April 09, 2020
As Covid-19 sweeps through the U.S., the challenges of caring for frail and disabled older adults is growing exponentially. Nursing homes and other residential long-term care settings are on high alert trying to prevent and control the spread of a highly contagious virus. While hospitals are experiencing a severe lack of personal protective equipment (PPE) and ventilators, nursing homes tend to be even less well supplied. Despite these deficits, regulators are rightly focused on infection control in nursing homes. But infection control is not all we can do.
Advance Care Planning
Since all nursing home residents are at substantial risk, we should know what they would want to happen if they become very ill. Covid-19 infection gets worse quite rapidly in older adults – in as little as a few hours. Nursing homes should encourage advance planning conversations and documenting residents’ wishes. Knowing in advance which residents do and do not want to transfer to the hospital and likely ventilator care will enable health care providers to make decisions honoring those wishes and avoid using scarce medical resources on people who don’t want the intervention. There are some good suggestions on how to phrase an advance care planning conversation at VitalTalk.org, the ConversationProject.org, and the Social Work Hospice and Palliative Care Network.
If residents develop respiratory failure, they will need oxygen, and each nursing home should try to prepare for this. Homes may need to stock up on oxygen concentrators, tanks, tubing, and masks. In addition, nursing homes should communicate with attending physicians to anticipate the need for opioid drugs to relieve “air hunger” often experienced by Covid-19 patients. For most people, opioid treatment allows a person to relax and have enough oxygen to survive, and hopefully to recover. Other residents will not recover and will need sedation and comfort measures through palliative or Hospice care at the end of their life.
Within a few weeks, tests for immunity to Covid-19 virus may become available. Serological tests use blood serum, the liquid part of blood, excluding cells and clotting proteins and has already been used overseas in contact tracing efforts. This is important, because if a person is immune and no longer infectious as documented by a diagnostic test, that person is probably no longer a target of the virus nor a person who can spread the disease, assuming ordinary good hygiene. Knowing which staff are immune will ease some of the strain of scheduling adequate staff to care for residents.
Going forward, the much stricter focus on infection control in nursing homes has the potential to improve matters. But it also has the potential to isolate and close off nursing homes from the wider community. Preventing this isolation is a priority, and nursing homes can see how they are performing through formal assessments and seeking out recommendations on ways to improve protocols or procedures that ensure residents are comfortable.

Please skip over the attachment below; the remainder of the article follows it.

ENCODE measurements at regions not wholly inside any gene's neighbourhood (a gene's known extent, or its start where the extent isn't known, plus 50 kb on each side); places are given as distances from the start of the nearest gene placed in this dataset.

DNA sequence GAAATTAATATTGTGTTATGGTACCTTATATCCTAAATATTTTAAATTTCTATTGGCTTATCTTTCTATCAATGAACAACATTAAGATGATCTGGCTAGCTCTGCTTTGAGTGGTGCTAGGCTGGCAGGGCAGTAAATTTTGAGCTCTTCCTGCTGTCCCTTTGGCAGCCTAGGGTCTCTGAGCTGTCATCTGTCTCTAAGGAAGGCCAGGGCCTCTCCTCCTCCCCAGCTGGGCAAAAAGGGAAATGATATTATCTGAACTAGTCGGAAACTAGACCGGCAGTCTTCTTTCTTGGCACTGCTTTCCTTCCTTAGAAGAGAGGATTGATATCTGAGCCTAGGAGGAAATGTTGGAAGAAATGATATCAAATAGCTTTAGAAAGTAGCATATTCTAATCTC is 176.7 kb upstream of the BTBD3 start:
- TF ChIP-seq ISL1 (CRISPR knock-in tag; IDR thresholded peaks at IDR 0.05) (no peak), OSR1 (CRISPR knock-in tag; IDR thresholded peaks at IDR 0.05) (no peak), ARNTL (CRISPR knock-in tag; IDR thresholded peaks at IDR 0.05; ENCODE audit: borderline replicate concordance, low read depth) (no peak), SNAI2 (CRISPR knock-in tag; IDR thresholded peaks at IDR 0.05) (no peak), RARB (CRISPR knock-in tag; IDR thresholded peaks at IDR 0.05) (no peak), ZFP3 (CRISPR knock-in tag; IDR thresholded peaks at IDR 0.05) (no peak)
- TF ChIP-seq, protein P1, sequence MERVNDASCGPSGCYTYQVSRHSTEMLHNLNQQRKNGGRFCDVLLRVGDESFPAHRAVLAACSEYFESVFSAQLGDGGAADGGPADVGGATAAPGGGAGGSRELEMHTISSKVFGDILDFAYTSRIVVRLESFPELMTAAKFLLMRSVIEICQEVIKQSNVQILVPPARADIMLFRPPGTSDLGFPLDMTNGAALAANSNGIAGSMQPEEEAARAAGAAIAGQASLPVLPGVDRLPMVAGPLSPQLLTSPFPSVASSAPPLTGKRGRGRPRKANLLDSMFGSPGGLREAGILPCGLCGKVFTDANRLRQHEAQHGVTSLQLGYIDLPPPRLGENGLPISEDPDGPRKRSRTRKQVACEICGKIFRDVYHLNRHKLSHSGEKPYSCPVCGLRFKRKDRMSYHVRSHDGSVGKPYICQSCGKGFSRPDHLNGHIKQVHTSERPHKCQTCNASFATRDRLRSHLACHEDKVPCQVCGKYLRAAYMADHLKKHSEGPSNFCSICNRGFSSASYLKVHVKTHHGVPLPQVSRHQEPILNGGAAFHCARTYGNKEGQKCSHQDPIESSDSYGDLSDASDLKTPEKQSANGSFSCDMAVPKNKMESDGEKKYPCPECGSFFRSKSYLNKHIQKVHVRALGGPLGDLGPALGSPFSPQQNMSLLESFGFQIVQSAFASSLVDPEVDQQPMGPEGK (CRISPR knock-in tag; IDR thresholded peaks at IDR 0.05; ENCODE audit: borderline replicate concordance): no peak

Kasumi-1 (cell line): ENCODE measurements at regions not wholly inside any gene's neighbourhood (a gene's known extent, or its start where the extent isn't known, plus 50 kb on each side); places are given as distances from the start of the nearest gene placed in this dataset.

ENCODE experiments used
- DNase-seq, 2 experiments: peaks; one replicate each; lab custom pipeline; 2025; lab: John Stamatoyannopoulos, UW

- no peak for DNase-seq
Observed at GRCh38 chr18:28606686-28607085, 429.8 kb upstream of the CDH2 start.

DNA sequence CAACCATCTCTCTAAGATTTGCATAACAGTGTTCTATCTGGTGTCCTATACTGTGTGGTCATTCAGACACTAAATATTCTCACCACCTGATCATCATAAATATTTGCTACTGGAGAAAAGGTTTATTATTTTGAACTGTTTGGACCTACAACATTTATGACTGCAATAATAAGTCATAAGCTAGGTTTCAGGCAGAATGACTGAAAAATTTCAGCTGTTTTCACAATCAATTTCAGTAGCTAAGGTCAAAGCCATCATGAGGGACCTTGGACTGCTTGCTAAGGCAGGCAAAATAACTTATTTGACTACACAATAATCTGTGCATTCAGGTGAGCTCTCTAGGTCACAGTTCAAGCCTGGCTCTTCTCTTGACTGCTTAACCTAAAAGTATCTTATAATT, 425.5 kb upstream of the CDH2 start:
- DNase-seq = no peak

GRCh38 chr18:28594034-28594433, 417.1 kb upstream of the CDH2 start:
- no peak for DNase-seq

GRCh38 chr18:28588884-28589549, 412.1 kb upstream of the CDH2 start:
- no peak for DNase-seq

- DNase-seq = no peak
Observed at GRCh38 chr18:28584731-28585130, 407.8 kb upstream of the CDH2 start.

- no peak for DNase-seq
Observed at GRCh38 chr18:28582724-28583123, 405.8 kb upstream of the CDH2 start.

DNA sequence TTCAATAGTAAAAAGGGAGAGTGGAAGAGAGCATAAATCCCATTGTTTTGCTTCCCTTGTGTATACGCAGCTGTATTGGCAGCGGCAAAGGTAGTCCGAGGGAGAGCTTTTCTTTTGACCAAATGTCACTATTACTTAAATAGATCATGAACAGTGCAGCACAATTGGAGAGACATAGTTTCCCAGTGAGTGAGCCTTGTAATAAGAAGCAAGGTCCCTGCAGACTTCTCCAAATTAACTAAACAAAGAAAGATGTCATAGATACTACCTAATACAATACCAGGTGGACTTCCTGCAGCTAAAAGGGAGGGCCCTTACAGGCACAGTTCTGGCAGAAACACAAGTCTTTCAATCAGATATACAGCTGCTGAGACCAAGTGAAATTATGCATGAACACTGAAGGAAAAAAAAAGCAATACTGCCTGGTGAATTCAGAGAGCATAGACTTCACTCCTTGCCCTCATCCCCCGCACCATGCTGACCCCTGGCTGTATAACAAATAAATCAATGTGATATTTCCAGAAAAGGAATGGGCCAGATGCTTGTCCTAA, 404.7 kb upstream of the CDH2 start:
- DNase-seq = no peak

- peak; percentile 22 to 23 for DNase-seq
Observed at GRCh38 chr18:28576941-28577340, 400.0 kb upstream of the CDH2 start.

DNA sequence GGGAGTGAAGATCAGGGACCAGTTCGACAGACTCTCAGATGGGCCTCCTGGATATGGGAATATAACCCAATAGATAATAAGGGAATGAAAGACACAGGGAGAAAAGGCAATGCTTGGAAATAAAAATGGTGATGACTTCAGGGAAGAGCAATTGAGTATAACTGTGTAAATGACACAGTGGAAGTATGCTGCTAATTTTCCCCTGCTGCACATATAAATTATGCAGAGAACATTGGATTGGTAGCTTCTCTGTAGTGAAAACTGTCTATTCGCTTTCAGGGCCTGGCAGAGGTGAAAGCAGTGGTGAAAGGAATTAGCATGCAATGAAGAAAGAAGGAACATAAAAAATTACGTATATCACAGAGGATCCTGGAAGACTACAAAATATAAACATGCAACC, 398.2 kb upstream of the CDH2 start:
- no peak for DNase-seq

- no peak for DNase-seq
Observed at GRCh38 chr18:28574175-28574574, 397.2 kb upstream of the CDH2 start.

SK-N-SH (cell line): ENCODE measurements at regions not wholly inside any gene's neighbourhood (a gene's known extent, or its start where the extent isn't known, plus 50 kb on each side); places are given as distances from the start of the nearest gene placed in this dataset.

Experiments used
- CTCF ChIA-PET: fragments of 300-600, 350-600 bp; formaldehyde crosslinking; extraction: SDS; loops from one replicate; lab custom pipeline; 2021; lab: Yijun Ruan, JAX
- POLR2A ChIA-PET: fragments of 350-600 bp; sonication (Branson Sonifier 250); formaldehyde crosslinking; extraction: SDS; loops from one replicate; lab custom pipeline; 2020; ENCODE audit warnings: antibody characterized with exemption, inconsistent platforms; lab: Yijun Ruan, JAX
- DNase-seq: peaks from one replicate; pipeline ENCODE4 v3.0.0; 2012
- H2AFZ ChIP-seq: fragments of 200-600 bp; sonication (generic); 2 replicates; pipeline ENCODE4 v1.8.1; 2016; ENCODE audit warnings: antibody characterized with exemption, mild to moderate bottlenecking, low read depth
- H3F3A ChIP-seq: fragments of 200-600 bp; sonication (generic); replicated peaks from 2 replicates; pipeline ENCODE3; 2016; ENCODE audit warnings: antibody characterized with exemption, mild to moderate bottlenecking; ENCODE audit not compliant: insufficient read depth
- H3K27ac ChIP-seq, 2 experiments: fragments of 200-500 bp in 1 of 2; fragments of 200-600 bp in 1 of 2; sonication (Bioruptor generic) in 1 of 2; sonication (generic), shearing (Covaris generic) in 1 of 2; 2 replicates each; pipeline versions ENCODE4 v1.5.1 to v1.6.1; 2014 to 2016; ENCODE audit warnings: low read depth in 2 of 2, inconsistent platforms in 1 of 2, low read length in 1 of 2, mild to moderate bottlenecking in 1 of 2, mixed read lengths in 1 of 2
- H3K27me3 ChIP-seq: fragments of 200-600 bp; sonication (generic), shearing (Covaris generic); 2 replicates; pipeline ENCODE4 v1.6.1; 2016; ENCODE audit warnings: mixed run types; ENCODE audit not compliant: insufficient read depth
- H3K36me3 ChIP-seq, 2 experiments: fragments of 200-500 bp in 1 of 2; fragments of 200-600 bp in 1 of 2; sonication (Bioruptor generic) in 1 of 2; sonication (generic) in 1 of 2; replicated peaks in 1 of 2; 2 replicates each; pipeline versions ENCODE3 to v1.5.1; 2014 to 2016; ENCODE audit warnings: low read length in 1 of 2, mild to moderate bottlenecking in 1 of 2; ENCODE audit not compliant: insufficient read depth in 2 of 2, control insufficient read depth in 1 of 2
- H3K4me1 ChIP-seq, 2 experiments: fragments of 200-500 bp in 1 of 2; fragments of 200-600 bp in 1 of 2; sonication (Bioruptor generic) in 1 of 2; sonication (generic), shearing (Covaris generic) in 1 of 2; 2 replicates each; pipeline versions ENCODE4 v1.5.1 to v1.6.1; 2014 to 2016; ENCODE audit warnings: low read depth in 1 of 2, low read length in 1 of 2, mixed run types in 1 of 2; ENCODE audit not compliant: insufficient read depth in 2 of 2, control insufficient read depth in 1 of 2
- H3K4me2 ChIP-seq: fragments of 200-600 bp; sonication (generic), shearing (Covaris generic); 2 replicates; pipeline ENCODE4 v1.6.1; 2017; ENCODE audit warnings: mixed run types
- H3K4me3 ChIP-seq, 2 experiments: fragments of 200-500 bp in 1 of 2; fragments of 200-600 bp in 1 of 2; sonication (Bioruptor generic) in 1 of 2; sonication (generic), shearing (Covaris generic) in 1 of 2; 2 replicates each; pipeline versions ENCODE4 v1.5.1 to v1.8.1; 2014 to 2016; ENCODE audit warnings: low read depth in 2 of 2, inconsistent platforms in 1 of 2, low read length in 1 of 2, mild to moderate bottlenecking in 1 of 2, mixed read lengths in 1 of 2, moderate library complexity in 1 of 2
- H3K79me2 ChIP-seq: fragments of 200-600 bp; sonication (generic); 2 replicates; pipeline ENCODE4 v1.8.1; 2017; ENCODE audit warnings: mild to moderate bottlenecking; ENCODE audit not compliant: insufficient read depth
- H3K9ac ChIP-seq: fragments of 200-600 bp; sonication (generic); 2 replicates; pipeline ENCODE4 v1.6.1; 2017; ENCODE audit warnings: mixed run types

Nursing home residents, their families, and staff will all be highly stressed as they cope with this virus. Both clinical challenges and social and emotional stresses from isolation will make providing nursing home care more difficult than ever. Short-term solutions, like isolation, will require conscious effort to undo or ease after the worst of the pandemic is over. Providing quality of care and life needs to be the paramount goal – and nursing homes will need added support to do it. Knowing resident wishes and following them, supporting staff with training and PPE, and generous doses of compassion are all essential.
The best we can hope for is lasting improvement to nursing home practices that keep residents safer, but also in touch with their loved ones and outside community. That balance is always the nursing homes’ job: It is now more crucial than ever before.
Director, Eldercare ImprovementAreas of Expertise
Anne Montgomery develops policy and research initiatives that improve long-term services and supports and medical care for older adults receiving services from Medicare, Medicaid, the Older Americans Act, and other programs. She is leading efforts to implement and evaluate comprehensive culture change in nursing homes, and is working with colleagues to develop a new volunteer-based Community Care Corps program at the national level.
Deputy Director, Eldercare ImprovementAreas of Expertise
As deputy director of Altarum's Center for Eldercare Improvement, Sarah Slocum strives to create innovations and system changes that will make care for frail elders and people with disabilities available, accessible, and high quality in the setting of their choice. Through PACE expansion, benefit flexibility, and culture change efforts, she aims to change care delivery to a person-centered model.